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When you start to get into a rehab property you are really getting into a mathematical situation. This can be scary if you are not mathematically inclined, but if you understand that with a rehab it’s all about the numbers, you will be able to calm down a bit and know what you have to do and figure out. A rehab itself is built up from numbers that make it up, and there are certain ones that you need to be aware of to keep your rehab costs down.

The first number is your purchase price. Whether you are footing the bill yourself through cash or a loan, or financing the deal through a lender, the purchase price is going to be a big chunk of money that you need to consider. It has to be low enough to allow you to fix it up and sell it and make a profit. Too high of a purchase price and your profit will be less.

Financing is another number you need to consider. Are you putting up all the money yourself, part of the money, or seeking a loan or a lender to foot the whole bill? And if seeking a lender, what is the interest that you will have to pay back or what amount of “profit” is the lender looking at getting when you sell the property? You need to look at the financing that is going to cost you the least amount but still enable you to make a profit. The higher the interest rate or the more “spread” a lender wants, the more you will have to pay them back.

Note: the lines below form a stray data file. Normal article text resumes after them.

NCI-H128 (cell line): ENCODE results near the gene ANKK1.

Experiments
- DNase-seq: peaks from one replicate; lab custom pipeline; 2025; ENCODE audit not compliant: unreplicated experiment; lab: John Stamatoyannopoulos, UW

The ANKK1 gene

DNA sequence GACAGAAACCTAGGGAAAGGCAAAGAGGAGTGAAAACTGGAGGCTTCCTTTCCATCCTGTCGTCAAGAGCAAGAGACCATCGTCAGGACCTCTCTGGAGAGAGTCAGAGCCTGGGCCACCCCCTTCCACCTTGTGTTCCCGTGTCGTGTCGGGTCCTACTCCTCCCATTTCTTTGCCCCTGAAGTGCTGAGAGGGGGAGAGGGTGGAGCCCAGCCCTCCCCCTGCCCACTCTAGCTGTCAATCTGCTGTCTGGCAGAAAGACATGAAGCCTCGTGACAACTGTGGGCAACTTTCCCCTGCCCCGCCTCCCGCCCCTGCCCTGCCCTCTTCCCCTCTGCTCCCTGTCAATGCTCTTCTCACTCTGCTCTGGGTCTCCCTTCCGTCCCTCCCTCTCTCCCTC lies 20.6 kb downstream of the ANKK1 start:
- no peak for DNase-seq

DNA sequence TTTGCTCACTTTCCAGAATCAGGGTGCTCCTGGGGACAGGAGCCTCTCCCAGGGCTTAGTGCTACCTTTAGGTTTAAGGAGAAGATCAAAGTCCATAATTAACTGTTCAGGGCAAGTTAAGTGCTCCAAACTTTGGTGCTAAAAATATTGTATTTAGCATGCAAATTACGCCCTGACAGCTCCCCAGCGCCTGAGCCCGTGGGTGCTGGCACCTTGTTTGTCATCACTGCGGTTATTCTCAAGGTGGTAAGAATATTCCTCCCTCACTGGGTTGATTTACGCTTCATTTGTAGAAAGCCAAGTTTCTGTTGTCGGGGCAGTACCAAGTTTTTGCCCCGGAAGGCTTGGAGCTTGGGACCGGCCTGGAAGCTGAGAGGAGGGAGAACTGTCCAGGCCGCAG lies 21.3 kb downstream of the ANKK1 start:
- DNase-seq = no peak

The Rehab budget is a number that can grow exponentially if you don’t keep tabs on it. Rehabs do have a propensity to suddenly surprise you with a new repair or renovation that you initially didn’t realize in making your budget. Sometimes it’s best to overestimate the rehab budget to account for surprises, but be aware that a higher budget estimate may send some investors running.

You Rehab period will also affect your bottom line. The longer it takes you to do the rehab, the longer the property sits unsold or unrented, and the more you will have to pay in holding costs. Remember that every penny you are over on your total budget is another penny off of your profit.

Holding costs include the mortgage you have to pay each month, the utilities, the renovations and the repairs. Every month you go over your deadline for repairs or to rent or sell is another month of money gone from your profit.

Closing costs such as lawyers’ fees and title services must also fit into your budget. Forgetting to include these, or underestimating their amounts, will drastically affect the final amount in your pocket.